Air purifiers with HEPA filters are the most effective way to filter dust from your space. These devices are designed to capture pollutants, allergens, and other toxins from the air, but their efficiency in removing dust will depend on the specific characteristics of the device. For people with asthma and other respiratory issues, ASL and AAFA certified air purifiers are recommended for the best results. Are you looking for a way to reduce dust in your home? An air purifier may be the answer. Air purifiers work to remove a large number of pollutants from the air, including dust.
But do they really work? Not only do ionizers help keep the air fresh, but they also emit charged particles that help air purifier filters capture contaminants that would otherwise be too small to filter. According to the EPA, a HEPA filter can remove 99.97% of airborne particles up to 0.3 microns in size. Air purifiers with HEPA filters can capture particles from SARS-CoV-2, the virus that spreads COVID-19. While air purifiers with HEPA filters claim to almost completely clean the dust in your home, they can't remove most “hazardous substances”. Every model included in the Good Housekeeping Institute's rigorous guide to the best air purifiers you can buy has an authentic HEPA filter. Therefore, although HEPA can easily filter out all common contaminants, such as dust, pollen, mold, and bacteria, most of them are fine particles smaller than 2.5 microns, and they are the most annoying because they cause health problems.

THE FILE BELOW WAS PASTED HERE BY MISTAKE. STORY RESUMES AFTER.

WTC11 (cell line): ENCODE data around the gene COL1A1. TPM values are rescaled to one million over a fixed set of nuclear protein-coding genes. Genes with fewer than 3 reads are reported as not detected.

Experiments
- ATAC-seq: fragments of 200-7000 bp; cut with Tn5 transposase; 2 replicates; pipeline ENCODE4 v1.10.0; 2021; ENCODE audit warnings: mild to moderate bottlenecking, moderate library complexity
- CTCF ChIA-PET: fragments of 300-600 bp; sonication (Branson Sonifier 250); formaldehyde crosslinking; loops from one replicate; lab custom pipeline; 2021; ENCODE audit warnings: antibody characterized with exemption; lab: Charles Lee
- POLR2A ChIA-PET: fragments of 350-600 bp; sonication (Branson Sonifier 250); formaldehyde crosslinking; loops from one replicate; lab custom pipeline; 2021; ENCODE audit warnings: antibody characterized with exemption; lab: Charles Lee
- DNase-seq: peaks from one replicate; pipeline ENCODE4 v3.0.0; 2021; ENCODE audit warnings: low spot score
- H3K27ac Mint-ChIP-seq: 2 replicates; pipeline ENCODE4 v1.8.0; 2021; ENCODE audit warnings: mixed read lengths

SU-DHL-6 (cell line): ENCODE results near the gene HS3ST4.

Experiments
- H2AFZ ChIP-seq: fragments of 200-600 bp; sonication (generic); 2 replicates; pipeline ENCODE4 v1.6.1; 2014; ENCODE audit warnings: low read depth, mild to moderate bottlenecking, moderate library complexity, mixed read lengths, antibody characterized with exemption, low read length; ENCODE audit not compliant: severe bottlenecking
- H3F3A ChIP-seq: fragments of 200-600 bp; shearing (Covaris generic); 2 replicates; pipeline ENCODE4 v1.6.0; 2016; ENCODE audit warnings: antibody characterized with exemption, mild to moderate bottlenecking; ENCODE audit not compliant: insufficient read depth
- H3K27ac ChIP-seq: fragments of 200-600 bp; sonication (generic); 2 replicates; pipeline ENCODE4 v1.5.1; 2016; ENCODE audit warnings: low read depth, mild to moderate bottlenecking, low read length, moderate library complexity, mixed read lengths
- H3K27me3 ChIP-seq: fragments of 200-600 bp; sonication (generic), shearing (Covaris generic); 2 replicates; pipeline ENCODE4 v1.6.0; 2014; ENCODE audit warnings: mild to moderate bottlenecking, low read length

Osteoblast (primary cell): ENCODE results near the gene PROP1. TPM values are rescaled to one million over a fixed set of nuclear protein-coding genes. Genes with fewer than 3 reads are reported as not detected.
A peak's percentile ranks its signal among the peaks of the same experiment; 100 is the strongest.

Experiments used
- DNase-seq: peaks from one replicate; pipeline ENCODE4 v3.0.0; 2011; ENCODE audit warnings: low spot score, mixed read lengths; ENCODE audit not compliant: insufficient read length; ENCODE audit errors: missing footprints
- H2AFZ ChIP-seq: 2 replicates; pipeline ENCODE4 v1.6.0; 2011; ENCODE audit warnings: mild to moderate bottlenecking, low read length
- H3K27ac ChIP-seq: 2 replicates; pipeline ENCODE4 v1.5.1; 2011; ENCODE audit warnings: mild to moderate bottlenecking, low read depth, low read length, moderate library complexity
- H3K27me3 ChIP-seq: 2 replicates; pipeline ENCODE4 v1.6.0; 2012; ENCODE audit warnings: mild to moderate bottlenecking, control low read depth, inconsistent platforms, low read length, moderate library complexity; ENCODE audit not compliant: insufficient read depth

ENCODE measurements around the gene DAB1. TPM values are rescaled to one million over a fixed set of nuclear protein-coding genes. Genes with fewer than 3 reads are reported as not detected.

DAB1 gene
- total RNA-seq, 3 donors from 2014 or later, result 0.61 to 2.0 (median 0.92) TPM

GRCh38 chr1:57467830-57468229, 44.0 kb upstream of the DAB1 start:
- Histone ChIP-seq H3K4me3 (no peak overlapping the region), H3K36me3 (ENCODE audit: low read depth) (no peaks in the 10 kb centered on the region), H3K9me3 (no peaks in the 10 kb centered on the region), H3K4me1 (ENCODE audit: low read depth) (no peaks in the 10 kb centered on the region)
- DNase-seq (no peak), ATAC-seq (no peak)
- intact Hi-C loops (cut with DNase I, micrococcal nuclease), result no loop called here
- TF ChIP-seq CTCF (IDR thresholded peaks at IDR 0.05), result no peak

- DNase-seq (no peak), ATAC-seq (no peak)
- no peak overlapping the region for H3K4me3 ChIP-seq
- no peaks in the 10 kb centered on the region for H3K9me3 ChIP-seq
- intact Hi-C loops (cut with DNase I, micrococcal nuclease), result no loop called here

In this phase, the HEPA filter is used, which can handle at least 99% of the particles, depending on the grade of the filter. EPA agents warn that air purifiers have limited functionality when it comes to gas filtration and that filters must be replaced frequently to achieve optimal performance, usually every three months or so.